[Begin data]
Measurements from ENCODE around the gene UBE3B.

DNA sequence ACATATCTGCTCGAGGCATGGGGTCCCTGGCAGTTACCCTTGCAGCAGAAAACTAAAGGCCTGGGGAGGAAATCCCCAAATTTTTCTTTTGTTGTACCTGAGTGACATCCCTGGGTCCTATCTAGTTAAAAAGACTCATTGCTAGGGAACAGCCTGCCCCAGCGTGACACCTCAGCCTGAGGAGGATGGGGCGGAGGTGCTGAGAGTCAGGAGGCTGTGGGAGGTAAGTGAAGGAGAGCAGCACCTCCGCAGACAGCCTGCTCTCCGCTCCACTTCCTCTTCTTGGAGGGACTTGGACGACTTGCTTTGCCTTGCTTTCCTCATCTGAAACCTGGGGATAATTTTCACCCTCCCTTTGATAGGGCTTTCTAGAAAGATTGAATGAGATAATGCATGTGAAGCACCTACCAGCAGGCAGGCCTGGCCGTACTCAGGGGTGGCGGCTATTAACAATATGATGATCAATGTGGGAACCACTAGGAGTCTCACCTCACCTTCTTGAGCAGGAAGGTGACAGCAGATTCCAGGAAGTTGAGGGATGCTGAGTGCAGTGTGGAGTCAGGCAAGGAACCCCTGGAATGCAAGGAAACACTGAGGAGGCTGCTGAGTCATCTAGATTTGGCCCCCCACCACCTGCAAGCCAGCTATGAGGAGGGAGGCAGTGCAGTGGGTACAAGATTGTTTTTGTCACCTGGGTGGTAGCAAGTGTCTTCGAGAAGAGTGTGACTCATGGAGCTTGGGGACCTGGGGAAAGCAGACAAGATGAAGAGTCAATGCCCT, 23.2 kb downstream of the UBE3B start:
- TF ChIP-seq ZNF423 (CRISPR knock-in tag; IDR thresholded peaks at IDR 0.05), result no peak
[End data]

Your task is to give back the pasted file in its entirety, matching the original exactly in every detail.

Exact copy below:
Measurements from ENCODE around the gene UBE3B.

DNA sequence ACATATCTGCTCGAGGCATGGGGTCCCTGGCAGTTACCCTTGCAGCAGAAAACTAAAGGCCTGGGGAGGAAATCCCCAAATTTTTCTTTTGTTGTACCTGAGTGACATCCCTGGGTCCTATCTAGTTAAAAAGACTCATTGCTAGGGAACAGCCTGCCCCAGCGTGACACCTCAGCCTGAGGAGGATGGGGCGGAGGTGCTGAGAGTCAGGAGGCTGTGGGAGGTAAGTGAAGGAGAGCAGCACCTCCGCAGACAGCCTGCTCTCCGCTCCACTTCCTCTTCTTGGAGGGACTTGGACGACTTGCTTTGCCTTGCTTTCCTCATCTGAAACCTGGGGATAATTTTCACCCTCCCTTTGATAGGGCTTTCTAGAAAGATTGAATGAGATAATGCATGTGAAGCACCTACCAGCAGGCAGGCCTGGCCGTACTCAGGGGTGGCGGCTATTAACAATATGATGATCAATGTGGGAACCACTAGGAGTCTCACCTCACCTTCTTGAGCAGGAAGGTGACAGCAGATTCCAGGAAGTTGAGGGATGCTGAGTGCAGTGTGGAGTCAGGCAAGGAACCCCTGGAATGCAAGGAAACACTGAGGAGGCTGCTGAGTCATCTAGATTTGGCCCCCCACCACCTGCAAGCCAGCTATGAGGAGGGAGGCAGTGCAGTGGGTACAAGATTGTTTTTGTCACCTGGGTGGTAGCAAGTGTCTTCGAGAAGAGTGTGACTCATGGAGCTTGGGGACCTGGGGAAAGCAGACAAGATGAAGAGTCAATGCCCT, 23.2 kb downstream of the UBE3B start:
- TF ChIP-seq ZNF423 (CRISPR knock-in tag; IDR thresholded peaks at IDR 0.05), result no peak